Review: Pianist Nicolai Lugansky grabs the spotlight at the music festival

Harvey Steiman
Special to The Aspen Times

Nicolai Lugansky has become one of those few whose Aspen Music Festival performances are all but guaranteed to be memorable. Sunday’s magical, thrilling rendition of Rachmaninoff’s evergreen Rhapsody on a Theme of Paganini will surely be remembered as one of the highlights of this summer’s concert experiences.

Lugansky’s touch was, at the same time, lyrical and crisply dramatic, dripping with urgency, responding to each turn of the music with new tone and fresh colors. Conductor James Gaffigan matched the pianist in zeal, getting animated playing from the orchestra without getting in Lugansky’s way.

Gaffigan set a quick tempo at the start, and Lugansky kept pushing it faster, yet details were not lost. The big tune, which arrives in the second half of the 22-minute piece, got a nice expansion from the orchestra, and the composer’s reprises of the “Dies Irae” in the orchestra pushed the pianist to a high point on the final pages.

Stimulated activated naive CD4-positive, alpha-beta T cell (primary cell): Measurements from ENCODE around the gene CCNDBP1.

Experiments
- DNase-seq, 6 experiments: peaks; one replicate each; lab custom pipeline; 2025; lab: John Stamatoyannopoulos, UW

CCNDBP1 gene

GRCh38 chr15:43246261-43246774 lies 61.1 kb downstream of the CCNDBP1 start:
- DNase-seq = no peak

Responding to a thunderous and prolonged ovation from the nearly full Benedict Music Tent audience, Lugansky turned to one of Rachmaninoff’s more delicate Preludes. The G-sharp minor prelude glistened with the sparkle of diamonds in its flashing trills and octave tremolos against the unfurling lyrical line.

The concert opened with a strange and oddly intriguing experiment in sonics and orchestra effects by the Icelandic composer Anna Thorvaldsdottir, “Aeriality,” from 2011. The bass clef instruments growled and grumbled, the top keening with swirling woodwind and brass effects in an effort to approximate a feeling of flying. The slow-moving time scale felt massive, and the piece drifted into silence even as Gaffigan kept conducting the final measures.